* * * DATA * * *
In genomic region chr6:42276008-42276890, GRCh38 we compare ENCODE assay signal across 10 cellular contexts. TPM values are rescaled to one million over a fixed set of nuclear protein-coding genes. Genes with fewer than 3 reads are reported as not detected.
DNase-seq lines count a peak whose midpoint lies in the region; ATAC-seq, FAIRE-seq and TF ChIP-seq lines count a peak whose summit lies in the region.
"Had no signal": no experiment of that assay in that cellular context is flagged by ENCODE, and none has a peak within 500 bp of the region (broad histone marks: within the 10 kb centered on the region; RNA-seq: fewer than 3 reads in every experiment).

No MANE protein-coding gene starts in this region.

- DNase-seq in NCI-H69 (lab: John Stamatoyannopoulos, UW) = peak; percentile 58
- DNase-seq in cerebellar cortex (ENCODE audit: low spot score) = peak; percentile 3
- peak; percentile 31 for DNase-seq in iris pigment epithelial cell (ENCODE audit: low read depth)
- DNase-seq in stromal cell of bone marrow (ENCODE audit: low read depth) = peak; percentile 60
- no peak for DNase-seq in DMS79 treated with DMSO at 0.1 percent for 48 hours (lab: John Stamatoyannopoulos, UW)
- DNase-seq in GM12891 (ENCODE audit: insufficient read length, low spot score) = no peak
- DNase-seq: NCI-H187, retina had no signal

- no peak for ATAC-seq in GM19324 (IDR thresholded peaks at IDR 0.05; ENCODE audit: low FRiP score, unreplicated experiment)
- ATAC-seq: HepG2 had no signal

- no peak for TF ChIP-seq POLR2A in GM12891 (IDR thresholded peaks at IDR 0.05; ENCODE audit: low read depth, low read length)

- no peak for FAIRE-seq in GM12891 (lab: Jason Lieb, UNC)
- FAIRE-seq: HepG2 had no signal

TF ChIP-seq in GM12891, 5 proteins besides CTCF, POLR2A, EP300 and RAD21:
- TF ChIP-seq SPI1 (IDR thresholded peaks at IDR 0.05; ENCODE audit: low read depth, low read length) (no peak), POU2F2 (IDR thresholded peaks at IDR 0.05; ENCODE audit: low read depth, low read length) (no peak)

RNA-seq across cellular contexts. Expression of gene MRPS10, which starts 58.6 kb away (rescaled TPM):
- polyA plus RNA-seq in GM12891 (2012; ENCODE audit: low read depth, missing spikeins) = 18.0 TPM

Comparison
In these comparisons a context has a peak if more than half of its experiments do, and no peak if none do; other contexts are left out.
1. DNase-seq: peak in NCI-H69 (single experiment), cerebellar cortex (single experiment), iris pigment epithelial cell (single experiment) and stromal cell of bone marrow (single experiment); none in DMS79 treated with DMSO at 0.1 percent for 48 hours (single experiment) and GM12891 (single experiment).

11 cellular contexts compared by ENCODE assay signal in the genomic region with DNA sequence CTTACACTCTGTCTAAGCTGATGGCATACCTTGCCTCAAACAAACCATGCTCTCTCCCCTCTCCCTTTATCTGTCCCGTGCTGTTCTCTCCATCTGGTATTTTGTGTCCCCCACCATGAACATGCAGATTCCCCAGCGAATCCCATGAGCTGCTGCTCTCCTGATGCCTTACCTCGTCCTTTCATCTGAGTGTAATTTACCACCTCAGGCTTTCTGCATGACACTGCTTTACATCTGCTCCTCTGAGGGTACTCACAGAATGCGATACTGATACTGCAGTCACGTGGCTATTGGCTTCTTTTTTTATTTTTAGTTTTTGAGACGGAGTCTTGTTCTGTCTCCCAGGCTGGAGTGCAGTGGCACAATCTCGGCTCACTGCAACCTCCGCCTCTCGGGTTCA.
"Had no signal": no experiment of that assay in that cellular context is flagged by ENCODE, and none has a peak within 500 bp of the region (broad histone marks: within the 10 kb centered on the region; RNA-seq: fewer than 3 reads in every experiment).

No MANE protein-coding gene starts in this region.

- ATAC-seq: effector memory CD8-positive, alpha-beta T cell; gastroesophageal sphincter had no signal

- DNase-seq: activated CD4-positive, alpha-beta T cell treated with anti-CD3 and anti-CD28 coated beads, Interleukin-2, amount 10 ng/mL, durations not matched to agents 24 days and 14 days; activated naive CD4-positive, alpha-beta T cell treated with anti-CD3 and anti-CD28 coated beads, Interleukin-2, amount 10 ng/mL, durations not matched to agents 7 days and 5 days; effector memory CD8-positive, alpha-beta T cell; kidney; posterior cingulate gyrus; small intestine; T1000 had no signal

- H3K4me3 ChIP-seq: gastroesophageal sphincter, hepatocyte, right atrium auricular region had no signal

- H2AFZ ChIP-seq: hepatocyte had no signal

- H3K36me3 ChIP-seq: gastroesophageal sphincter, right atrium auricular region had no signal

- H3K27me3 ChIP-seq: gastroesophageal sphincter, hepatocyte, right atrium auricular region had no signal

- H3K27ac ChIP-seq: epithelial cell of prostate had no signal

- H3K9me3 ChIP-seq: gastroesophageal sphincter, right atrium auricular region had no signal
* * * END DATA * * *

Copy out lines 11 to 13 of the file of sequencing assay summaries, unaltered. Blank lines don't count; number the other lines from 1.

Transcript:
- DNase-seq: NCI-H187, retina had no signal

- no peak for ATAC-seq in GM19324 (IDR thresholded peaks at IDR 0.05; ENCODE audit: low FRiP score, unreplicated experiment)
- ATAC-seq: HepG2 had no signal